KI: With the feedback of the development team, I continued to create the personality for each character and we worked closely together to implement my ideas into the story. We even expanded upon concepts of the original fairy tails and folklore, such as with Urashima Taro and Otohime. In the original story, she gives him a box as a reward so we thought ‘How could we develop this into something with comic relief elements?’ Her box now has a laptop inside of it in Revolve8.
VB: That’s very clever, and you did an excellent job with the cast of the game. I have quite a few favorites myself, such as Sleeping Beauty, Cinderella and the Wicked Queen. Who are your favorites, and why?
MK: Not many people use this character, but my favorite is Ring Genie. I like both the design and the gameplay of the character. His SP Skill is very useful as well. He summons two tiny Ring Genies and they attack the towers. From a writing standpoint, I find it interesting that he is a main character, yet acts like a sub character! One of the slogans of the game is, “You’ve got one chance; use it!” and I feel it also fits the theme of the character, being a Genie.
KI: My favorite character is the Emperor! Gameplay wise, he is extremely useful as a tank. When I saw the team’s Alpha build of the game, I immediately noticed the Emperor doing all his unique poses. They were immediately eye catching and stood out to me! In terms of gameplay however, we had to cut some of his posing for performance.
He still uses his pose after his SP skill though, which I think the team did an excellent job with, and I hope everyone notices that. They put a great deal of effort into the animations. I think from a design stand point, he’s very funny and interesting too; the back of his cape translates to, “Naked is Number One!”
VB: He’s definitely an important character, as he can be utilized to pave the way for other characters. How did you go about balancing the roster? I would think lore wise, Sinbad for example would be stronger than Rapunzel, but I find her to be more powerful personally. What criteria did you use to apply strengths and weaknesses to each one?
KI: We do the balancing and adjustments so each character has their own functions they’re good at and designed for. There are three deck types: Assault, Counter and Siege. So we don’t think of the characters in terms of power, but how they are best utilized within the structure of the game and those respective decks. From a design standpoint, you would definitely consider the Emperor, as previously mentioned, to make sense as a tank character. So design aesthetics influenced the team’s decisions.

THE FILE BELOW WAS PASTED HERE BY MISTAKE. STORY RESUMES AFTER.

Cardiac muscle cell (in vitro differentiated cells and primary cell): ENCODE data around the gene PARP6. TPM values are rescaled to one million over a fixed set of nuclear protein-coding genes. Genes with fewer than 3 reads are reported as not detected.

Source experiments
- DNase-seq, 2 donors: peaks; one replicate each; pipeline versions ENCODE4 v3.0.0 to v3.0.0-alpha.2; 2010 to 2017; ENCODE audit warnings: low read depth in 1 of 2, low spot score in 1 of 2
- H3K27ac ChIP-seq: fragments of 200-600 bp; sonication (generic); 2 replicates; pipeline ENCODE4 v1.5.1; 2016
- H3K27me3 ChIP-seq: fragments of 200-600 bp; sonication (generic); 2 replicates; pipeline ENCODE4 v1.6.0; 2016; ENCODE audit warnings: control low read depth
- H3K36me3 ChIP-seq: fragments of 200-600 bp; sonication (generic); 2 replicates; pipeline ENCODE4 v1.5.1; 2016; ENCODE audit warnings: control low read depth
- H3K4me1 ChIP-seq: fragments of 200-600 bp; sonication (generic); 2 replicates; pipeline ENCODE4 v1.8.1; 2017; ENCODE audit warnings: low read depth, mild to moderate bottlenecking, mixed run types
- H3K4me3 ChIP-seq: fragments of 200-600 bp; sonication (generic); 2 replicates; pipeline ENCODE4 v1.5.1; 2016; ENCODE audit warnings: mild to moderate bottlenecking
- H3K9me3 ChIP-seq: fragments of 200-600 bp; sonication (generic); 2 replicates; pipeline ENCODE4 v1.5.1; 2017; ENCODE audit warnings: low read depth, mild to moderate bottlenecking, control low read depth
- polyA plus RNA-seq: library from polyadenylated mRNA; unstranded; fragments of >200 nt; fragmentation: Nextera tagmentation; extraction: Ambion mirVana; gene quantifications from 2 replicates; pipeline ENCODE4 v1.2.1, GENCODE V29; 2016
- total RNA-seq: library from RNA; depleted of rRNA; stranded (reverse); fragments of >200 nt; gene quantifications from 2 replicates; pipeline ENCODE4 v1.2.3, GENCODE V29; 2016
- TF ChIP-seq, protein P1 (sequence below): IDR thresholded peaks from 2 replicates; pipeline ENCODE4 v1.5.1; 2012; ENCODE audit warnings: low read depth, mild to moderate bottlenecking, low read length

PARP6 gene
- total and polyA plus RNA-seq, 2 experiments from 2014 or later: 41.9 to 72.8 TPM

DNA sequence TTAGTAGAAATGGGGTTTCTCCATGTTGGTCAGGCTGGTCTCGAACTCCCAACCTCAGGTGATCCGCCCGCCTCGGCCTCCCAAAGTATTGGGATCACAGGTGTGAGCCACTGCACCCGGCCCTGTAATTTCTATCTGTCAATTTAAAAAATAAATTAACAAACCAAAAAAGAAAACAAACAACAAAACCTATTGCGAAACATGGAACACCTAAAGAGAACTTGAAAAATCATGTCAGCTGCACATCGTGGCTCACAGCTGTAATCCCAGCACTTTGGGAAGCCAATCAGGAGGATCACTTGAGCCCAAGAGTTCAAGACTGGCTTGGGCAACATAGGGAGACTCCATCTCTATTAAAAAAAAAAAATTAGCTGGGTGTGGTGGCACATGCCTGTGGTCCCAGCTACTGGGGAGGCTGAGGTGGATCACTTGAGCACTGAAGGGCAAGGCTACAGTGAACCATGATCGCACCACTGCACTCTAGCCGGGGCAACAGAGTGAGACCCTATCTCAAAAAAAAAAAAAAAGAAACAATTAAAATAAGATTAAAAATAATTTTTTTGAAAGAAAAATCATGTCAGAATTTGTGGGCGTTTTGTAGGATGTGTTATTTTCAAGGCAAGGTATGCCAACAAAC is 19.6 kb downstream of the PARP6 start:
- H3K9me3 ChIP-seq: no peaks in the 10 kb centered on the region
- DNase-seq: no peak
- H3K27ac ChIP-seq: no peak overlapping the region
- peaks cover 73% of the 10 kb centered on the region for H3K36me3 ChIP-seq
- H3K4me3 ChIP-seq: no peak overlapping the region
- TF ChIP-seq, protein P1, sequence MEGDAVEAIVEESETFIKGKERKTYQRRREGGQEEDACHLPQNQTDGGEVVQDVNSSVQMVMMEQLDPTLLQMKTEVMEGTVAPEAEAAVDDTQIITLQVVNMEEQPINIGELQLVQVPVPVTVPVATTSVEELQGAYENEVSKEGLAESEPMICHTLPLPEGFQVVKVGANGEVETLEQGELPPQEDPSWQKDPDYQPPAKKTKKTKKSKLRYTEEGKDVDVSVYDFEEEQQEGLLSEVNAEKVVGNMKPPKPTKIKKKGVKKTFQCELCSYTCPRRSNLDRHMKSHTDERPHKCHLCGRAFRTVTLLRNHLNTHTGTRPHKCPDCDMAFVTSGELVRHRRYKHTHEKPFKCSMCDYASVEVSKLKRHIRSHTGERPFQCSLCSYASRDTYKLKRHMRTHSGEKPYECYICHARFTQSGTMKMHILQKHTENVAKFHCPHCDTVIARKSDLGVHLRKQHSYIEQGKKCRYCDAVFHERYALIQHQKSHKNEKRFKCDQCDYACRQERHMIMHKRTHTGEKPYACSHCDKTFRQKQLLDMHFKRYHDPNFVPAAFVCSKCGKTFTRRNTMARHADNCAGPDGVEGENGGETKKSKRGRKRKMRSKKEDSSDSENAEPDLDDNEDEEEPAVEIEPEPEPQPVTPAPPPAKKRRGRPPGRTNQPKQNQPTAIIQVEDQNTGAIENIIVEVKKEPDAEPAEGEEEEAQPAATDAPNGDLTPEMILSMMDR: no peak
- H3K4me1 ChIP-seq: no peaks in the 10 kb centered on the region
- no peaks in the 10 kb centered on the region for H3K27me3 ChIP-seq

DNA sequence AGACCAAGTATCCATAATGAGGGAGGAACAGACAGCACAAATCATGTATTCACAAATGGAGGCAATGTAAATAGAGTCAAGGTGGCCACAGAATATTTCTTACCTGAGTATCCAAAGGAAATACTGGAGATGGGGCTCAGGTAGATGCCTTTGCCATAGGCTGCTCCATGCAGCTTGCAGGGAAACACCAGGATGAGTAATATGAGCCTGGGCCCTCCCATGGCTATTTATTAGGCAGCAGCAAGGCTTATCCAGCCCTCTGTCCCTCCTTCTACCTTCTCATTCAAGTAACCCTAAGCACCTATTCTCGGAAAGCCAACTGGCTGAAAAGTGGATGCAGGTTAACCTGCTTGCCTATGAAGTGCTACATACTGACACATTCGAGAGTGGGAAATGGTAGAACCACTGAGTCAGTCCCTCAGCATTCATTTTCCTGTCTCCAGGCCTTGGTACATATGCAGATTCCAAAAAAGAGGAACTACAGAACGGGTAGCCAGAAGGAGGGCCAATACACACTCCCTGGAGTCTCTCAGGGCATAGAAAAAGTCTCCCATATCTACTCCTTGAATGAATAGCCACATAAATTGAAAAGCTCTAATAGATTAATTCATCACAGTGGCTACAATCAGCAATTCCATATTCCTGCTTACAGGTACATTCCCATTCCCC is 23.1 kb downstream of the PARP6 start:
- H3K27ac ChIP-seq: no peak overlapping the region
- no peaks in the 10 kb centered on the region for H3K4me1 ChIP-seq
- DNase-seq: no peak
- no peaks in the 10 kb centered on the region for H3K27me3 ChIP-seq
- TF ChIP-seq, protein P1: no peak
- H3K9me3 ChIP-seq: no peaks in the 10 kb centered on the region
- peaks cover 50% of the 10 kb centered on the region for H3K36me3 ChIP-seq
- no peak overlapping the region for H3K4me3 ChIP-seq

VB: I can definitely see that, I think you guys did an excellent job with fleshing out engaging, fun combat in an RTS setting. I really enjoy the structure of the decks, along with the gameplay stages too, with Briar Castle is my favorite! How did you come up with the ideas for the combat abilities and arenas?
MK: We think about what strengths and weakness the character would have, and then balance it around the deck type for each respective one. We implement this into the skills for each character. As for the stages, we chose 10 characters from Revolve8 and designed the stages around them. We are thinking about adding more at a later date.
VB: How is creating characters for a game like Revolve8 different than your previous work, say, on the Castlevania series?
KI: There isn’t much difference at all when I begin to conceptualize ideas. First and foremost, I come up with how the game will function and play, what type of system and engine it will run on. Then, I develop the characters around that concept. For a game like Revolve8, there are a lot of unit types. So I would arrange those ideas, and then expand upon them for each of the character designs.
A special thank you to Igarashi-san and Kurosawa-san for taking time out of their busy schedules to speak with us. Igarashi-san is a legend in this industry, and any game he loans his creative vision to is sure to be a unique, engaging experience. You can check out the free-to-play Revolve8 on either iOS or Android.